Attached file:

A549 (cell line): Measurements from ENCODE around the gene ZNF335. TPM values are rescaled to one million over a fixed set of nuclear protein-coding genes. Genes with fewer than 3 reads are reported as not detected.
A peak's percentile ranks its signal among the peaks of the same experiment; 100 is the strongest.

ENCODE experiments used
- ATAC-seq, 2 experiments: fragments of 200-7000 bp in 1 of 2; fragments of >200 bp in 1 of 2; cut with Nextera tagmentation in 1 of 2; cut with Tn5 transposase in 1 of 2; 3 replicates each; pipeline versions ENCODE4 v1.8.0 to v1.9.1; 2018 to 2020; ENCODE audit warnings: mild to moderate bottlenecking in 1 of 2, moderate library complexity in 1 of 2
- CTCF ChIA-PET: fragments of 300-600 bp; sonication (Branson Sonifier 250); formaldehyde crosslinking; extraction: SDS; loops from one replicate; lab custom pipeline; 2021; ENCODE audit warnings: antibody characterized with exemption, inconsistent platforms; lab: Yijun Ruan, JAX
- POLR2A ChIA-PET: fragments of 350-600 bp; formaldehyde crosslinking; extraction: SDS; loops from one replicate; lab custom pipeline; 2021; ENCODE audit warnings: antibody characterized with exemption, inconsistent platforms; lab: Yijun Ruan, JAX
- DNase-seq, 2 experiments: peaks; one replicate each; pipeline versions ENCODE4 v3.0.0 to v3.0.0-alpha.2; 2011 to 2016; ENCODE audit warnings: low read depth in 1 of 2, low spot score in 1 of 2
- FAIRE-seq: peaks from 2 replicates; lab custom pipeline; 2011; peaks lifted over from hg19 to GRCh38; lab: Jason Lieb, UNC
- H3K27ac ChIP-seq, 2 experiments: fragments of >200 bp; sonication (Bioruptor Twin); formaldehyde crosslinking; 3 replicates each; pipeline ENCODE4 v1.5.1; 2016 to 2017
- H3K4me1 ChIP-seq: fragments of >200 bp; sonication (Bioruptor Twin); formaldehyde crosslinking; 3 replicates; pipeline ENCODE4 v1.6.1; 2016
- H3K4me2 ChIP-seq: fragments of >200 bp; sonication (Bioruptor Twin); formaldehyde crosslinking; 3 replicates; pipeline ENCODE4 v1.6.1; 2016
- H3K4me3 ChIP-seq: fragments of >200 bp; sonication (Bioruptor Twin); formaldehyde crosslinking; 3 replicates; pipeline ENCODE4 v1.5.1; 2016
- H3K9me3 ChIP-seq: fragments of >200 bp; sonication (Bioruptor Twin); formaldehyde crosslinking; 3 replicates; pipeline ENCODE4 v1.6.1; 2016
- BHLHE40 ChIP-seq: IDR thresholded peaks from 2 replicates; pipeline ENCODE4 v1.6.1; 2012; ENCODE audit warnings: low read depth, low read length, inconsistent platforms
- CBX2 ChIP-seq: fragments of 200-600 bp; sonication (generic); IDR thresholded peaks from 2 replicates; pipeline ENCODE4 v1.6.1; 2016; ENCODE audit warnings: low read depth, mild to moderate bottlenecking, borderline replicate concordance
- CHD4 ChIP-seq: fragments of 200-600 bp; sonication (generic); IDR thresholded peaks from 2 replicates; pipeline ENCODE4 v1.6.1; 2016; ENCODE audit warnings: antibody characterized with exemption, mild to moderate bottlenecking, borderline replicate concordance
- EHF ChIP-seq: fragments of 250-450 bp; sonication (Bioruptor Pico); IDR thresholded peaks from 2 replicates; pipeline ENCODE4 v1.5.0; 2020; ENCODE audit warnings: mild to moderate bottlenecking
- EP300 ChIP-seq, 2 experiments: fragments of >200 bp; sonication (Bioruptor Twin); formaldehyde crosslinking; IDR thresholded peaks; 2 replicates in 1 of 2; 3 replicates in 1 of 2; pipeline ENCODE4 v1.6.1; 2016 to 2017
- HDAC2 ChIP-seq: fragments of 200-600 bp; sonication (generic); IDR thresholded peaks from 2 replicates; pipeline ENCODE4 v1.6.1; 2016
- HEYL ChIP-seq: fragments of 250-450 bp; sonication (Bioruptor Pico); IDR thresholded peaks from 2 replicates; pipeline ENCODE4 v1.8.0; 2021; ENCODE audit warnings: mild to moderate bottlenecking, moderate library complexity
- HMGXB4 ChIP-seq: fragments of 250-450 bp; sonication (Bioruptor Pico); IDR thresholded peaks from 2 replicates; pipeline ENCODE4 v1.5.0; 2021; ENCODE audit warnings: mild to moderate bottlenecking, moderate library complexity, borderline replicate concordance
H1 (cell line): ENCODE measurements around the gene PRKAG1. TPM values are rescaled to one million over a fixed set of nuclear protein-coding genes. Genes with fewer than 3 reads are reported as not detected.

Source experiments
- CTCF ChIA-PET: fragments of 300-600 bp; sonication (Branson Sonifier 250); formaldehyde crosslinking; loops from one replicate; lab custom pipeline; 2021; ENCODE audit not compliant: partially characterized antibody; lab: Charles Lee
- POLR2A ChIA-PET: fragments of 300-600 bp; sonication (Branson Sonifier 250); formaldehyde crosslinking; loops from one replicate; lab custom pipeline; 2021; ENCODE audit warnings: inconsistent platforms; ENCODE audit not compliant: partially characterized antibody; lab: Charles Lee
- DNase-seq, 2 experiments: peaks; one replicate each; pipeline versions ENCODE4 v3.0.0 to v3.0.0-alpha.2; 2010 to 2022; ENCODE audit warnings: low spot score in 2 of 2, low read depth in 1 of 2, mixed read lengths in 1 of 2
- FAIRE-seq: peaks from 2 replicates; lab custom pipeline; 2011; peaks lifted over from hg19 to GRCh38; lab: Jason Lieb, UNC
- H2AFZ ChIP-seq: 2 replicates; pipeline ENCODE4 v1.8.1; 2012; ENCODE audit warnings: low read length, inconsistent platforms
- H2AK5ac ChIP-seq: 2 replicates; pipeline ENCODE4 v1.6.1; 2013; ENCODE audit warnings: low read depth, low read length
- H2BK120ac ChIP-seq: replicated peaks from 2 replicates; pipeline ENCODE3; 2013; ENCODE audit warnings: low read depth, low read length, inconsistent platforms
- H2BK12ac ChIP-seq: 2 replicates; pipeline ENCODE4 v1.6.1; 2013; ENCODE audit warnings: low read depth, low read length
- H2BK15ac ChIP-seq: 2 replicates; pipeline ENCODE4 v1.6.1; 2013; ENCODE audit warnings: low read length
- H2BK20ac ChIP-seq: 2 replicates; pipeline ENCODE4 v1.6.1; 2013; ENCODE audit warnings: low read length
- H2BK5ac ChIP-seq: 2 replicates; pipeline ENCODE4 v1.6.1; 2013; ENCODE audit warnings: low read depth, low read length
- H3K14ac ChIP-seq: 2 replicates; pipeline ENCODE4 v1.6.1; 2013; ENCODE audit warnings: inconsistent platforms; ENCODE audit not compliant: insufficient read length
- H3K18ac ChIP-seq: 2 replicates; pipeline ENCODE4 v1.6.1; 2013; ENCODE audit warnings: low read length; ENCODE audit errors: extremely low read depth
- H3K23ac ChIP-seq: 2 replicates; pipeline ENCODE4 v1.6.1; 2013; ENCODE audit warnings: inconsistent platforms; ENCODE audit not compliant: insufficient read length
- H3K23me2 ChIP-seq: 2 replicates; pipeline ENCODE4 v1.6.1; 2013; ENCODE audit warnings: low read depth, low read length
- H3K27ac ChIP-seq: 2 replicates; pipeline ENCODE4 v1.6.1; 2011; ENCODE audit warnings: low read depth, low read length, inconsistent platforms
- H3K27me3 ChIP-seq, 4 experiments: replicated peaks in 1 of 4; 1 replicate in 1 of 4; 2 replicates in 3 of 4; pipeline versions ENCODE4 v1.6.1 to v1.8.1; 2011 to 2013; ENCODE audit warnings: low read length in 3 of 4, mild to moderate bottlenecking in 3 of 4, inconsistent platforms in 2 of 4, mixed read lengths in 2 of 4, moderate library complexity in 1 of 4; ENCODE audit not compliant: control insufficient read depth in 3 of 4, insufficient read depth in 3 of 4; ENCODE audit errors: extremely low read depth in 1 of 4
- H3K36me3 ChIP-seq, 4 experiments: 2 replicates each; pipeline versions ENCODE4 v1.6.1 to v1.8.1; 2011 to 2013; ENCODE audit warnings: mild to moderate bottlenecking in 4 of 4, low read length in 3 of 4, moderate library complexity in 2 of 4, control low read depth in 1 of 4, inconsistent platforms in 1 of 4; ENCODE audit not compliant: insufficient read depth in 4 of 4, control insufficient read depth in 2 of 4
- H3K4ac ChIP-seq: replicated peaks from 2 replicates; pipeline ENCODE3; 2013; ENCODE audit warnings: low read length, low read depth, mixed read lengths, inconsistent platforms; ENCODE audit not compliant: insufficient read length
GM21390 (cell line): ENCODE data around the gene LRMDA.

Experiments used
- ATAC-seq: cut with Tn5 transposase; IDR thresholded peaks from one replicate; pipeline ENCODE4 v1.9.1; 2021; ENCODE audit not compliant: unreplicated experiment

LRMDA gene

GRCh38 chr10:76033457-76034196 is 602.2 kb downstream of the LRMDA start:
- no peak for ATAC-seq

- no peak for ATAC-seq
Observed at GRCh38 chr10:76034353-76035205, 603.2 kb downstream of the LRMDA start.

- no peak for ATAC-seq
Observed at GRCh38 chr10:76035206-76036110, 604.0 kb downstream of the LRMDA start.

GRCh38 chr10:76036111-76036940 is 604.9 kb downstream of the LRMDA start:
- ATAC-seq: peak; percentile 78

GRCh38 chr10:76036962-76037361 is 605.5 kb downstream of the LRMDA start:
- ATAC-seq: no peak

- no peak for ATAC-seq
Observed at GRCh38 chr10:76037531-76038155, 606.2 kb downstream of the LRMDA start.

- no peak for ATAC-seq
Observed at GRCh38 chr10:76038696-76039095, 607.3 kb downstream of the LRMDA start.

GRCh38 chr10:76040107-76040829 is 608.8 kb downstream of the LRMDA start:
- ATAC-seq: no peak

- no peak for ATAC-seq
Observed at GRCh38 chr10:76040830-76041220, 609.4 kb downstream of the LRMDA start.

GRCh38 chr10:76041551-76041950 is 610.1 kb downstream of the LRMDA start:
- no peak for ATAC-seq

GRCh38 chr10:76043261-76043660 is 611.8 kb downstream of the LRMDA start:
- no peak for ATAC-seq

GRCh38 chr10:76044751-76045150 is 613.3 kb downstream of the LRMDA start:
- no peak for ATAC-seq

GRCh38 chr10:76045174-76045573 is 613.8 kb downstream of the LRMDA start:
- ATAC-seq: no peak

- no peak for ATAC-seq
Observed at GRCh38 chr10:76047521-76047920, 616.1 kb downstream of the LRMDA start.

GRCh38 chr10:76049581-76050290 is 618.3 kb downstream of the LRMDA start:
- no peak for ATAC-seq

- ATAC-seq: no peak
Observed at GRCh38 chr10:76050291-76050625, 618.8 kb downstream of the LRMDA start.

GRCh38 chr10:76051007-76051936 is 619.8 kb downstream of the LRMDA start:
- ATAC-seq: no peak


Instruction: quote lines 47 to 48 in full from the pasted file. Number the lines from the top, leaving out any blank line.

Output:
GRCh38 chr10:76033457-76034196 is 602.2 kb downstream of the LRMDA start:
- no peak for ATAC-seq